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Old regulations are stricter and broader

10/18/2007

By Russ Bennett

The Subdivision Regulations that have been duly adopted by the Waitsfield Select Board are important to the future of the Town of Waitsfield. Waitsfield has had the same subdivision regulations since 1988.

These regulations were a good beginning but they are a one-size-fits-all-land kind of ordinance and they are incredibly broad which means they can be interpreted many ways. This leads to misunderstanding on behalf of applicants and the inevitable lawsuits.

The planning commission has surveyed the townspeople many times in the past 20 years and these subdivision regulations are in concert with what the voters have said is important. The PC spent three years re-writing these regulations, hired the best planning consultants in the state to assist and held numerous public hearings as did the select board before adopting them. 

The newly adopted subdivision regs recognize that some areas of town should allow denser development than others, such as existing settlement patterns both residential and commercial and that in other instances the natural resources that are precious to us all need to be considered. They are not perfect, no ordinance is, but they can be amended and will be as needed. It would be a pity to throw the baby out with the bath water as some disgruntled citizens would advocate.

The era of "it's my land and I should be able to do with it what I want" is long over. We all have a right to own property -- we don't have a right, an inherent right, to profit from it (although that would be nice but is not part of a capitalism, maybe socialism) pollute it, misuse it, or not consider whether our proposed uses for it work  with the stated goals of the townspeople.

Zoning has been found constitutional many, many times. Global warming, polluted water, acid rain, poorly designed developments that don't consider natural resources and traffic and interconnectivity are the result of 'it's my land and I'll do what I want with it for my own personal gain' kind of thinking. If we want our town to be developed in responsible ways we need thoughtful, responsible regulations.

There are a few vocal folks who did not get exactly what they wanted out of the old subdivision regulations when they made their applications who are complaining about these newly adopted regulations. The new regulations are clear; developers always ask for clear direction, not fuzzy ones. The old ones are fuzzier and in many ways stricter. The old regs allow a much broader way to look at the possibility of new road networks than the new ones, so if the new regulations are overturned the old regulations that demand a review of future road ways will be in effect.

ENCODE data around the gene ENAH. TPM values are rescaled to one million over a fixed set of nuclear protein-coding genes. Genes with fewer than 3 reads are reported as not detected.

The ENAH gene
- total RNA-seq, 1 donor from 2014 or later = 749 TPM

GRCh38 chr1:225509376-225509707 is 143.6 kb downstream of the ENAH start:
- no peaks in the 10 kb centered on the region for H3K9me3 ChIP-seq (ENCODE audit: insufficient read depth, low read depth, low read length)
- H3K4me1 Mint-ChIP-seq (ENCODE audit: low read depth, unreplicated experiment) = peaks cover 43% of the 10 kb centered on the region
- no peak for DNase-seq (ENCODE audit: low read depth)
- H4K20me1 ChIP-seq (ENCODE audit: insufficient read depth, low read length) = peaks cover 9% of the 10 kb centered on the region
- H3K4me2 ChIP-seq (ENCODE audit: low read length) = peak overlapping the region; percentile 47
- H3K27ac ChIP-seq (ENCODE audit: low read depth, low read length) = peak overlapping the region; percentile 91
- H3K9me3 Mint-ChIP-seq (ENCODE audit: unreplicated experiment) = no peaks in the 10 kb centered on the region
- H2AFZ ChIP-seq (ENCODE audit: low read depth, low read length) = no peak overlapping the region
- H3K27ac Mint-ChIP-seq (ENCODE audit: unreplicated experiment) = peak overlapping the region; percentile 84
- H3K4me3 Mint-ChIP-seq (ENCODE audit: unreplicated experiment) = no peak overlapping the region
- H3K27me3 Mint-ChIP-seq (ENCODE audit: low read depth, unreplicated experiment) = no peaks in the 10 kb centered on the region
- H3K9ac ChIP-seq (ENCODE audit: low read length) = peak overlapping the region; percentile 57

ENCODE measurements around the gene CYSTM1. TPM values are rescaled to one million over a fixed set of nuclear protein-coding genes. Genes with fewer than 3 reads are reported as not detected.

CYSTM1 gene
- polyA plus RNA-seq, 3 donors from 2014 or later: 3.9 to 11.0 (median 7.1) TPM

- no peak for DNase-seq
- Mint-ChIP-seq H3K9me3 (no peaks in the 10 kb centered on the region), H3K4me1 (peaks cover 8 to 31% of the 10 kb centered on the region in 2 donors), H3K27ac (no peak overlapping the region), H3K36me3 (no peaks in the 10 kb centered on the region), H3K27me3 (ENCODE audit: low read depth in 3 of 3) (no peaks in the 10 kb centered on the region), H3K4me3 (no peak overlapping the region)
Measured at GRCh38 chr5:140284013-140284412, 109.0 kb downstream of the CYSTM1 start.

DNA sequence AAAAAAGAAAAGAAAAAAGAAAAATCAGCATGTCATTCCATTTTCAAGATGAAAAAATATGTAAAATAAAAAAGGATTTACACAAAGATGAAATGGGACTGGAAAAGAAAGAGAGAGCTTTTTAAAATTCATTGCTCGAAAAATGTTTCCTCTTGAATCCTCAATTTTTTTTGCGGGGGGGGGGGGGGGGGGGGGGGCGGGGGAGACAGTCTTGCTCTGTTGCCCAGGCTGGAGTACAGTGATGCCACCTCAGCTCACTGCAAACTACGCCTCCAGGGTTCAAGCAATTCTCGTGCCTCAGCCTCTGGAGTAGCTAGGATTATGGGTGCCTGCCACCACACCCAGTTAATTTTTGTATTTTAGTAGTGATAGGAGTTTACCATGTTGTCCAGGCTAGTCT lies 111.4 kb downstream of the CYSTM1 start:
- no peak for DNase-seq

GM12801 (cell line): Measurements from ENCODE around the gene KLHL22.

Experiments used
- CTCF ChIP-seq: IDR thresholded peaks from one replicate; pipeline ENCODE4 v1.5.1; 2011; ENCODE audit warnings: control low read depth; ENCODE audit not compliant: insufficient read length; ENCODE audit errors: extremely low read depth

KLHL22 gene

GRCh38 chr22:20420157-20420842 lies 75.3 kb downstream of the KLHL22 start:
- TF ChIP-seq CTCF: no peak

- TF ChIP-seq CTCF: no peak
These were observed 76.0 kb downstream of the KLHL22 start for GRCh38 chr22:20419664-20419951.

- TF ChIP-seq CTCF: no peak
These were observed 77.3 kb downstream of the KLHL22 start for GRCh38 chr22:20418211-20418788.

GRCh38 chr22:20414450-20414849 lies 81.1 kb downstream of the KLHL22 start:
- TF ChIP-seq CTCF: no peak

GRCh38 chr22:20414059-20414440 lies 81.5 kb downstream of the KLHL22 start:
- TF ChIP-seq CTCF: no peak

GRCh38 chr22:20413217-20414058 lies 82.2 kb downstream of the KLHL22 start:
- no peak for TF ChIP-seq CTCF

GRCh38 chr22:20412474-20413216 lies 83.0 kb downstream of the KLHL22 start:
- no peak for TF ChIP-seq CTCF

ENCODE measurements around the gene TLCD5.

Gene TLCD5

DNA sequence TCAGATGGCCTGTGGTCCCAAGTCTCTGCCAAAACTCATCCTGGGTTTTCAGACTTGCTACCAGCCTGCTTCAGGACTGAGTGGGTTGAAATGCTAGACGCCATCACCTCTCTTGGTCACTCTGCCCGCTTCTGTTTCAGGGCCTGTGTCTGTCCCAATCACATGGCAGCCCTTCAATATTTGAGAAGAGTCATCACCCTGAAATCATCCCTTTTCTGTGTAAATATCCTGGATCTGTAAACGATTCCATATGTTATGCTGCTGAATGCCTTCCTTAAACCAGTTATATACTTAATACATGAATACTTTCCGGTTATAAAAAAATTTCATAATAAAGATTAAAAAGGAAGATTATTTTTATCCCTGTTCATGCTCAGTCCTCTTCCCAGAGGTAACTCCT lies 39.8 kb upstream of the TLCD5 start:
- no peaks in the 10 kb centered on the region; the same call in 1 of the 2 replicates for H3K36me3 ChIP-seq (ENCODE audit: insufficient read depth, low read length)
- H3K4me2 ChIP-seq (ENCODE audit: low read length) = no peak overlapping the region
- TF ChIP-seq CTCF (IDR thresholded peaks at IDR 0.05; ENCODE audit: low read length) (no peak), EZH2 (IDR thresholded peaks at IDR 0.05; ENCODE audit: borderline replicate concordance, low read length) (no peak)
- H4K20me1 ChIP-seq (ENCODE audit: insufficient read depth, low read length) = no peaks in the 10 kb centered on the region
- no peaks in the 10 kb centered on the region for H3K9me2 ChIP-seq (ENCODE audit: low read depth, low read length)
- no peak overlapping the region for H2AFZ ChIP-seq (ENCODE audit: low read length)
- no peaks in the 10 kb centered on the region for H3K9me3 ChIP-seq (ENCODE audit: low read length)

The original town fathers laid out roads for towns with no cars and much smaller populations; they laid them out where they thought they should go. It is critical to look at the impact of roads or the lack thereof when development is proposed. The original charters called for taxes to be paid to support the roads, the schools and the parsonage and you were required to keep five acres open and a house 18 feet square or you could have your land taken. Those guys were much more heavy-handed than any regulations in effect today.

Destruction of natural resources, preservation of ag land -- some folks are opposed to regulations of any sort so don't be beguiled into thinking the complainers can be mollified. It's your town, it's your vote, it's your responsibility. If you care about your town, vote in support of the regulations. If you want to see the town developed in thoughtful ways that take many criteria into consideration, not simply the immediate desires of any particular developer, vote yes to support the select board, the development review board, the planning commission and the new subdivision regulations. If there are changes you want to see made to the new regulations, propose those to the PC where they will get a full public review and hearing. Don't throw a lot of good work out with the bath water.

Destruction of natural resources, preservation of ag land, these things are important and  some folks are opposed to regulations of any sort so don't be beguiled into thinking the complainers can be mollified.

Russ Bennett lives in Waitsfield.
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